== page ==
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Harrodsburg Fire And Police Move To Hazardous Duty Retirement Plan Starting October 1

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Robert Moore
Herald Staff

Editor’s Note: The story has been edited to clarify that a question was asked about current, not retired employees. 

The Harrodsburg City Commission has voted to change the pension plan for the city’s firefighters and police officers.

At the city commission’s regular meeting on Monday, July 24, the commission approved a resolution of agency transferring from non-hazardous to hazardous coverage with the Kentucky Public Pensions Authority for the in the police and fire departments effective October 1. Commissioner Missy Banks, who oversees the police and fire departments, made the motion, which passed unanimously.

According to the Kentucky Public Pensions Authority website, nonhazardous retirement benefits are based on five full years of service. Hazardous retirement benefits are based on three years of service. Depending on the tier of either nonhazardous or hazardous, those years may the highest, last or full years in service. The other basic difference between nonhazardous and hazardous benefits is mainly the retirement age and possible contributions towards healthcare.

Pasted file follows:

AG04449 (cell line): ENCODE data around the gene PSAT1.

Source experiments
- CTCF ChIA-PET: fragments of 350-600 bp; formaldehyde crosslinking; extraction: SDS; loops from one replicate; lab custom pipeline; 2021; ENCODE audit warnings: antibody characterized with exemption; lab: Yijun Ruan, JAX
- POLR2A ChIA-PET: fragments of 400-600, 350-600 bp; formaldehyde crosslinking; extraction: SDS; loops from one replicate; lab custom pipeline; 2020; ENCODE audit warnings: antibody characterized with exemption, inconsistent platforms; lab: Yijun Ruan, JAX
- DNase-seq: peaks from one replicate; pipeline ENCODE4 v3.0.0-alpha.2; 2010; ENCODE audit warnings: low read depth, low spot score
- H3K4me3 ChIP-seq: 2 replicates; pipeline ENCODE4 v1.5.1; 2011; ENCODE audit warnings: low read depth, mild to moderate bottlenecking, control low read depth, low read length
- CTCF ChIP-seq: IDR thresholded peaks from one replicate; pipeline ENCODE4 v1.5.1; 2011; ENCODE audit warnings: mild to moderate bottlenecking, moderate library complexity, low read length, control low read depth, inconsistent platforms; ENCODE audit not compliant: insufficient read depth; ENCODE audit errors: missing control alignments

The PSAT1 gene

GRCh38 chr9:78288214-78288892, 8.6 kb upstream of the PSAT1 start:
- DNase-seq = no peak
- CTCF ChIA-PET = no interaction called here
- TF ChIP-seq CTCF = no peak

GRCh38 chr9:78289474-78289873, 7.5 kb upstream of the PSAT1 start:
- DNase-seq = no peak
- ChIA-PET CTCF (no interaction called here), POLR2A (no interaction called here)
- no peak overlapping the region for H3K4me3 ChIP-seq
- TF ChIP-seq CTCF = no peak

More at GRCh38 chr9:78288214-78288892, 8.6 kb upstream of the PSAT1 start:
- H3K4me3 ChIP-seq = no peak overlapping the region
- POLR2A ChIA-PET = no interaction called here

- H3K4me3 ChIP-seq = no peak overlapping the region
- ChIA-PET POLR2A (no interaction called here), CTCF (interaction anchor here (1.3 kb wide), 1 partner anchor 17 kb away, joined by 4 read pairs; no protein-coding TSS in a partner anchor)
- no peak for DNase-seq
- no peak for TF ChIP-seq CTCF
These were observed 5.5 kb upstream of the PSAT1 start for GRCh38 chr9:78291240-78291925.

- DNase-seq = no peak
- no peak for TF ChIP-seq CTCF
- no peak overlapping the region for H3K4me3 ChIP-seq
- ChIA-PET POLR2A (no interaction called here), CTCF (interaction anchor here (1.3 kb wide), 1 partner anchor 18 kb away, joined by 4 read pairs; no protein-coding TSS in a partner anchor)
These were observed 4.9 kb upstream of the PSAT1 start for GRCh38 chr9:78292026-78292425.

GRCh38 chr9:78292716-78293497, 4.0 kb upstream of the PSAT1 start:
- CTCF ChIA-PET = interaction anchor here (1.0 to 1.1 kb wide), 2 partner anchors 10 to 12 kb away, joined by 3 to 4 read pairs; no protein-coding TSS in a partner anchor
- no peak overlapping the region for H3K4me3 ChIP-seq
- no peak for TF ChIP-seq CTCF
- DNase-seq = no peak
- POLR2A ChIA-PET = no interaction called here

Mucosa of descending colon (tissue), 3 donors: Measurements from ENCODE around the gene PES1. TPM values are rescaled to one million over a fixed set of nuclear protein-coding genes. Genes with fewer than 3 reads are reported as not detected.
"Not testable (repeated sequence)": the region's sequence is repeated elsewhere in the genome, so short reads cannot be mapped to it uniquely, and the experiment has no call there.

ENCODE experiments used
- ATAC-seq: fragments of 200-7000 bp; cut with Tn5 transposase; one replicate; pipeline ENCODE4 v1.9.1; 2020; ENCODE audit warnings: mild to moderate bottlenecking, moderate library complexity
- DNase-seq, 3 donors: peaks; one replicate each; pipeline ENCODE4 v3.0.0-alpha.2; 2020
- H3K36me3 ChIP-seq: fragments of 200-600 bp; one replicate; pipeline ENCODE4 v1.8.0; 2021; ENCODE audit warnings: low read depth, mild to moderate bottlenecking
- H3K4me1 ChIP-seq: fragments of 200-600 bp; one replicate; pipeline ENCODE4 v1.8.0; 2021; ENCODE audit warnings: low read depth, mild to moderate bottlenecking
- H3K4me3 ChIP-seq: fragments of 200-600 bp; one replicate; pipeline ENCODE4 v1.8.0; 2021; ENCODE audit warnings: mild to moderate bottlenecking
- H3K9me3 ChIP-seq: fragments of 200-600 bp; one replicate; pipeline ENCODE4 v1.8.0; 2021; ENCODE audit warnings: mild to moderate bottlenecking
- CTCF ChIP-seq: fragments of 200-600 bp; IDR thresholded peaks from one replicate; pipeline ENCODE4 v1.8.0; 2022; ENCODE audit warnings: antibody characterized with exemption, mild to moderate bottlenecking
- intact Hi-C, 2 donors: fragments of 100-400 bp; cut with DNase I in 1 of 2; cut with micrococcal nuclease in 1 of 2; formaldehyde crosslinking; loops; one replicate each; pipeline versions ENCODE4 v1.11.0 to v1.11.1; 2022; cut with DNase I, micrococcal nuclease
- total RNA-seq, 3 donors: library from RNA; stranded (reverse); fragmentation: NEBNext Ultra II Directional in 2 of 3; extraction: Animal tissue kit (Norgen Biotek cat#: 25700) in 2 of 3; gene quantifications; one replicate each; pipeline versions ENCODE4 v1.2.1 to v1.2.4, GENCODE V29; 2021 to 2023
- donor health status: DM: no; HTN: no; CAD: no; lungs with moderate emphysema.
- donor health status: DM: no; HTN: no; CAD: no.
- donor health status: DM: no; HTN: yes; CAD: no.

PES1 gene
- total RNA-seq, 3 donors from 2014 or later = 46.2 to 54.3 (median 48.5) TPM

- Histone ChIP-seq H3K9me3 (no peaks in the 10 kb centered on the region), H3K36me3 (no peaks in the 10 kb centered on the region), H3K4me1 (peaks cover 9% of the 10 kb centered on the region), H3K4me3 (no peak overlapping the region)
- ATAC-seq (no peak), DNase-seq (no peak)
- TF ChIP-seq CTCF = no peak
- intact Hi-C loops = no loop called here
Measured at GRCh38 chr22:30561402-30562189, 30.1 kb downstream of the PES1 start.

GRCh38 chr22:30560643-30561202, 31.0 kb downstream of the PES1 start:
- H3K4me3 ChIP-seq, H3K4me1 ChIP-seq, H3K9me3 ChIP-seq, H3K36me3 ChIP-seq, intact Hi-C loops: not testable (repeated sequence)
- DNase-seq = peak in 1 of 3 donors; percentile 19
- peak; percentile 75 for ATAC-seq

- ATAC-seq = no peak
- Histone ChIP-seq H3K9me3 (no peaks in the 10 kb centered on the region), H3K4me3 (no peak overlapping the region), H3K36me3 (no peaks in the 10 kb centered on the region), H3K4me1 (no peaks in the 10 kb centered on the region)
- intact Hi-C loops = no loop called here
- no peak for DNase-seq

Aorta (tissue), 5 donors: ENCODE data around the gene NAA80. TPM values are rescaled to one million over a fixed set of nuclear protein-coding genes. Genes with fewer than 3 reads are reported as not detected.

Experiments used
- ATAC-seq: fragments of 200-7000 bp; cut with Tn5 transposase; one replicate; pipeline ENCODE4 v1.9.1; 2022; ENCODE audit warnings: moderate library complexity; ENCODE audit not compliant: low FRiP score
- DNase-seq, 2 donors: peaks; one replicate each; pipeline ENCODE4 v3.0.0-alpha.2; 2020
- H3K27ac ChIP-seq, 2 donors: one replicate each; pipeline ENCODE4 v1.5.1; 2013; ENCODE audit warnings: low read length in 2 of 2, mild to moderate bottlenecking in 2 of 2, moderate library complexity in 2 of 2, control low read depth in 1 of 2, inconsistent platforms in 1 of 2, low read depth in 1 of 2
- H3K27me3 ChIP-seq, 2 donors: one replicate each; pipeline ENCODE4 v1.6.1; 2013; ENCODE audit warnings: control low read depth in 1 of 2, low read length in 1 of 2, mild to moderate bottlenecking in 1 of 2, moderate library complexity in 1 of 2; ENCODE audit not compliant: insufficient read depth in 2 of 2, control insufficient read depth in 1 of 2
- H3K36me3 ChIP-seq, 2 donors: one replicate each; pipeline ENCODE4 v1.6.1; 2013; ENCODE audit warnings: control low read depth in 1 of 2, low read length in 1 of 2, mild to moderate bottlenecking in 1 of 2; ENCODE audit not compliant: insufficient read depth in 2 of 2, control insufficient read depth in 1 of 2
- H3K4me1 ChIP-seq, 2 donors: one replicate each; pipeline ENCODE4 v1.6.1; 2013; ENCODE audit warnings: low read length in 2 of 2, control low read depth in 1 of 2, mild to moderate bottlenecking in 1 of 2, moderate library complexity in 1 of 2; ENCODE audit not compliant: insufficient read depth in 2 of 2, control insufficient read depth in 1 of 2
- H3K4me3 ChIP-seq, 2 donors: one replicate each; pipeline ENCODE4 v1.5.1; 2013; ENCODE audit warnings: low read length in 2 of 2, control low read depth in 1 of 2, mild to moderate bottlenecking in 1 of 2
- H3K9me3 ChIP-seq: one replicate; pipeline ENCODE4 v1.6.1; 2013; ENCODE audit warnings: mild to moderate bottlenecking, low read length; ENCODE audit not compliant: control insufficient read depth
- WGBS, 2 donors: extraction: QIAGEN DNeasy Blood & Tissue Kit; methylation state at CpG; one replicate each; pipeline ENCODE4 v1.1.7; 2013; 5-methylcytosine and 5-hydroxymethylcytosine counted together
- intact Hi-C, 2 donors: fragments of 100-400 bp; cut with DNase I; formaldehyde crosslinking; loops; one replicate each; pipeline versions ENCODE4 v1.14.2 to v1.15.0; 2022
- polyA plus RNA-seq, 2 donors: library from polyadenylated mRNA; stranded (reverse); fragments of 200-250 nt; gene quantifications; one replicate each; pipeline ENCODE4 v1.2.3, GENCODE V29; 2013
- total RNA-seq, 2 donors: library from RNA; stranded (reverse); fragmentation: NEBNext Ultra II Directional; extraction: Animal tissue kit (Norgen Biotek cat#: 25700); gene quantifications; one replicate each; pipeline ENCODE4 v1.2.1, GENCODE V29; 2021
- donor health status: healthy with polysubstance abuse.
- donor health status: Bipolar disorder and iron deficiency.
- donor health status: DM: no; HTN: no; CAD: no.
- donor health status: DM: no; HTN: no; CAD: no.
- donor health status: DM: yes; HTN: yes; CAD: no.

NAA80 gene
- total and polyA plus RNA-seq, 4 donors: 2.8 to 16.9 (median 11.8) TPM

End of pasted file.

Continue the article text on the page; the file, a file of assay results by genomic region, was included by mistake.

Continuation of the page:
The city originally offered hazardous benefits until approximately 15 years ago, according to city hall. City Clerk Shavonna Huffman said the city contribution for nonhazardous benefits is 23.34 percent and 43.69 percent for hazardous benefits.

At the Monday meeting, it was asked how the move would impact current employees. “It’s just now going into effect,” said Commissioner Banks. “We won’t backtrack.”

Chief Tim Hurt of the Harrodsburg Police Department, who has previously worked for the state as well as municipal law enforcement agencies, said he hasn’t worked anywhere that went to a hazardous benefit plan that made it retroactive.

The commission also approved changing the police contract from three years to four years. City Attorney Norrie Currens said the statute allows them to go to a five year contract, but Chief Hurt had recommended going to four years. Commissioner Banks said it only applies to employees moving forward, not to employees already under contract.

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